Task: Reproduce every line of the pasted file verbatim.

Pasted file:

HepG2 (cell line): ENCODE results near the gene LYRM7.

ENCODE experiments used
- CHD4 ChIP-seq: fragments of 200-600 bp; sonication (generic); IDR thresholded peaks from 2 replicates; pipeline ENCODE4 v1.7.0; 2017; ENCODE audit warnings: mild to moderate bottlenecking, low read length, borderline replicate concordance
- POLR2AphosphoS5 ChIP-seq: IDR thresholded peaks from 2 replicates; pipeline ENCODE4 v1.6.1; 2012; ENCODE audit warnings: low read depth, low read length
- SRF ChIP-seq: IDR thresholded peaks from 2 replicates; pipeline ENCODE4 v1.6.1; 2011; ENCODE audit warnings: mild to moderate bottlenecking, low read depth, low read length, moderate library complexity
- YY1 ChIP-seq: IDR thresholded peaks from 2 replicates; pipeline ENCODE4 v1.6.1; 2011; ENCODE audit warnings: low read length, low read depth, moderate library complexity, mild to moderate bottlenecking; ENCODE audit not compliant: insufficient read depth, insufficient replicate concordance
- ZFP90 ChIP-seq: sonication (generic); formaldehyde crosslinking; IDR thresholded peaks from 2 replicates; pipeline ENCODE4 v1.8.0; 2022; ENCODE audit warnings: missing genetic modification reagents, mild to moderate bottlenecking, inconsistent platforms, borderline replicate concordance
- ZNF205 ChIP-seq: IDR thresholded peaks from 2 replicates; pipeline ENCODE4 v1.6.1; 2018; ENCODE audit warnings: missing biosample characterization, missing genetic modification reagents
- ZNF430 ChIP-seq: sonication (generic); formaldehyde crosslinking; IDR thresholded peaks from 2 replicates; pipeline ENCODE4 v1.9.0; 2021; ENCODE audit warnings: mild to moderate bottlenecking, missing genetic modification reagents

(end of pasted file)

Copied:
HepG2 (cell line): ENCODE results near the gene LYRM7.

ENCODE experiments used
- CHD4 ChIP-seq: fragments of 200-600 bp; sonication (generic); IDR thresholded peaks from 2 replicates; pipeline ENCODE4 v1.7.0; 2017; ENCODE audit warnings: mild to moderate bottlenecking, low read length, borderline replicate concordance
- POLR2AphosphoS5 ChIP-seq: IDR thresholded peaks from 2 replicates; pipeline ENCODE4 v1.6.1; 2012; ENCODE audit warnings: low read depth, low read length
- SRF ChIP-seq: IDR thresholded peaks from 2 replicates; pipeline ENCODE4 v1.6.1; 2011; ENCODE audit warnings: mild to moderate bottlenecking, low read depth, low read length, moderate library complexity
- YY1 ChIP-seq: IDR thresholded peaks from 2 replicates; pipeline ENCODE4 v1.6.1; 2011; ENCODE audit warnings: low read length, low read depth, moderate library complexity, mild to moderate bottlenecking; ENCODE audit not compliant: insufficient read depth, insufficient replicate concordance
- ZFP90 ChIP-seq: sonication (generic); formaldehyde crosslinking; IDR thresholded peaks from 2 replicates; pipeline ENCODE4 v1.8.0; 2022; ENCODE audit warnings: missing genetic modification reagents, mild to moderate bottlenecking, inconsistent platforms, borderline replicate concordance
- ZNF205 ChIP-seq: IDR thresholded peaks from 2 replicates; pipeline ENCODE4 v1.6.1; 2018; ENCODE audit warnings: missing biosample characterization, missing genetic modification reagents
- ZNF430 ChIP-seq: sonication (generic); formaldehyde crosslinking; IDR thresholded peaks from 2 replicates; pipeline ENCODE4 v1.9.0; 2021; ENCODE audit warnings: mild to moderate bottlenecking, missing genetic modification reagents